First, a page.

Being bitten by a person with HIV. Each of the very small number of documented cases has involved severe trauma with extensive tissue damage and the presence of blood. This rare transmission can occur through contact between broken skin, wounds, or mucous membranes and blood or body fluids from a person who has HIV. There is no risk of transmission if the skin is not broken. There are no documented cases of HIV being transmitted through spitting as HIV is not transmitted through saliva.

Deep, open-mouth kissing if both partners have sores or bleeding gums and blood from the HIV-positive partner gets into the bloodstream of the HIV-negative partner. HIV is not spread through saliva.

Eating food that has been pre-chewed by a person with HIV. The only known cases are among infants. HIV transmission can occur when the blood from an HIV-positive caregiver’s mouth mixes with food while chewing and an infant eats it. However, you can’t get HIV by consuming food handled by someone with HIV.

  • How HIV not spreads?
    HIV is not spread by:
     Air or water
     Mosquitoes, ticks, or other insects
     Saliva, tears, sweat, feces, or urine that is not mixed with the blood of a person with HIV
     Shaking hands; hugging; sharing toilets; sharing dishes, silverware, or drinking glasses; or engaging in closed-mouth or “social” kissing with a person with HIV
     Drinking fountains
     Other sexual activities that don’t involve the exchange of body fluids (for example, touching).
     Donating blood
     HIV can’t be passed through healthy, unbroken skin.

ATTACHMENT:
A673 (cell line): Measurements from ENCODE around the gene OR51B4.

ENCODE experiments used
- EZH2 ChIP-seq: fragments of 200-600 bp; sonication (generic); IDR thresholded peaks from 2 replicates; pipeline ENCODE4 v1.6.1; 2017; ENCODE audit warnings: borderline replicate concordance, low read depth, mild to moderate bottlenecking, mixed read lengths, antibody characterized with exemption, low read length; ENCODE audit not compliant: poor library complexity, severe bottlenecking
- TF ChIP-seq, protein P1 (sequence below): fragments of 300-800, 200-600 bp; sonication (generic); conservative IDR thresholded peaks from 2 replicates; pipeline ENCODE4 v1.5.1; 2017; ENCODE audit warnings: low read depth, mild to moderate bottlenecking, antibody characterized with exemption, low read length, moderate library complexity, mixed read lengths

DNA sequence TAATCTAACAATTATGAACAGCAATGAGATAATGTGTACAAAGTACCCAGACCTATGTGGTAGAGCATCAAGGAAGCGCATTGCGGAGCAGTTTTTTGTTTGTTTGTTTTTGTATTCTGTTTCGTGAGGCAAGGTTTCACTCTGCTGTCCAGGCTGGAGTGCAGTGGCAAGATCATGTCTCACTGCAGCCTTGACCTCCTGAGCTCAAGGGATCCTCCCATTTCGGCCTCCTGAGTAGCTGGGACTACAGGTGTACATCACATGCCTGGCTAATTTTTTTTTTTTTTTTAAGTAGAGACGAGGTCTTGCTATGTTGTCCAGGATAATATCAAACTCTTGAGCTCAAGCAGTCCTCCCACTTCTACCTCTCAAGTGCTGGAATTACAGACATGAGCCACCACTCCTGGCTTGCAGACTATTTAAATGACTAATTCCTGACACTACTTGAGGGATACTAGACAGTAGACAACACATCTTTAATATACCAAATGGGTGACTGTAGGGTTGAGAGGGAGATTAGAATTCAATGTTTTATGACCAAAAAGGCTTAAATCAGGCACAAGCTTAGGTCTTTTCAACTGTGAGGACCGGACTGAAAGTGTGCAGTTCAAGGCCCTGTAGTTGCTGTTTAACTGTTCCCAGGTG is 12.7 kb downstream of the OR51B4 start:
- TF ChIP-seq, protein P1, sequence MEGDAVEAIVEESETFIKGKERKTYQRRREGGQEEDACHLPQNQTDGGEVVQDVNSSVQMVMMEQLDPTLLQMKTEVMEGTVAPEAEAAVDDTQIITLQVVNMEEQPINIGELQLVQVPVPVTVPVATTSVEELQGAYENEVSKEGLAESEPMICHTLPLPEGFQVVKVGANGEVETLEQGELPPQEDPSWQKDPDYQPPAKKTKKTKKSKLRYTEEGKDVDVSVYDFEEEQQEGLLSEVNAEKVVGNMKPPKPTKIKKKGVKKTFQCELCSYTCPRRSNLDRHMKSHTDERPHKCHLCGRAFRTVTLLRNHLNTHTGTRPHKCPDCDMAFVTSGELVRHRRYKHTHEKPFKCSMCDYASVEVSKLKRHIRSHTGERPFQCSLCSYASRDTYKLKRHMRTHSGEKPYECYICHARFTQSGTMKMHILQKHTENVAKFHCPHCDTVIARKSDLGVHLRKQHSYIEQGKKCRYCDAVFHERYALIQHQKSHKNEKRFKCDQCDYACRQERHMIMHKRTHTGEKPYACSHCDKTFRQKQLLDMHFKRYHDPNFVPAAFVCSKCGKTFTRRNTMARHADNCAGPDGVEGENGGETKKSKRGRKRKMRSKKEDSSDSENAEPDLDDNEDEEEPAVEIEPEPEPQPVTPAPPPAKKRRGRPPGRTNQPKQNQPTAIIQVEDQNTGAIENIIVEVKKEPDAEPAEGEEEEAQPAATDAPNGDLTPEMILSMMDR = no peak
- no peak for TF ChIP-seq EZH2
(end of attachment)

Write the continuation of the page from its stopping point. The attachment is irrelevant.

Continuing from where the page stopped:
• Survival of HIV in operation Theaters?
    HIV (Human Immunodeficiency Virus) cannot survive for long outside the human body. In a healthcare setting like an operation theatre, where proper cleaning and disinfection protocols are followed, the risk of HIV transmission from environmental surfaces is extremely low.

According to the Centers for Disease Control and Prevention (CDC), HIV does not survive long outside the human body (such as on surfaces), and it cannot reproduce outside a human host. The virus is susceptible to environmental factors such as temperature and pH, and it rapidly becomes inactive when exposed to air and light. The exact survival time of HIV outside the body can vary depending on factors such as temperature, humidity, and the presence of bodily fluids, but generally, it is a matter of minutes to hours rather than days.

However, it’s crucial to maintain stringent infection control measures in operation theatres and other healthcare settings to minimize the risk of transmission of HIV and other infectious agents. This includes thorough cleaning and disinfection of surfaces and equipment between patient procedures, as well as adherence to universal precautions to prevent exposure to blood and other bodily fluids.

  • HIV Precautions for healthcare in Operation Theatre?
    Healthcare workers take several precautions during surgery in an operation theatre to minimize the risk of HIV transmission. These precautions are part of standard infection control protocols and are designed to protect both healthcare workers and patients. Some of the key precautions include:

1. Universal Precautions: Healthcare workers should treat all patients as potentially infectious and take appropriate precautions to prevent exposure to blood and other bodily fluids. This includes wearing personal protective equipment (PPE) such as gloves, gowns, masks, and eye protection when handling blood or performing procedures that may involve exposure to bodily fluids.

2. Safe Handling of Sharps: Sharps, such as needles and scalpels, should be handled carefully to prevent accidental needlestick injuries. Proper disposal procedures should be followed to minimize the risk of exposure to contaminated sharps.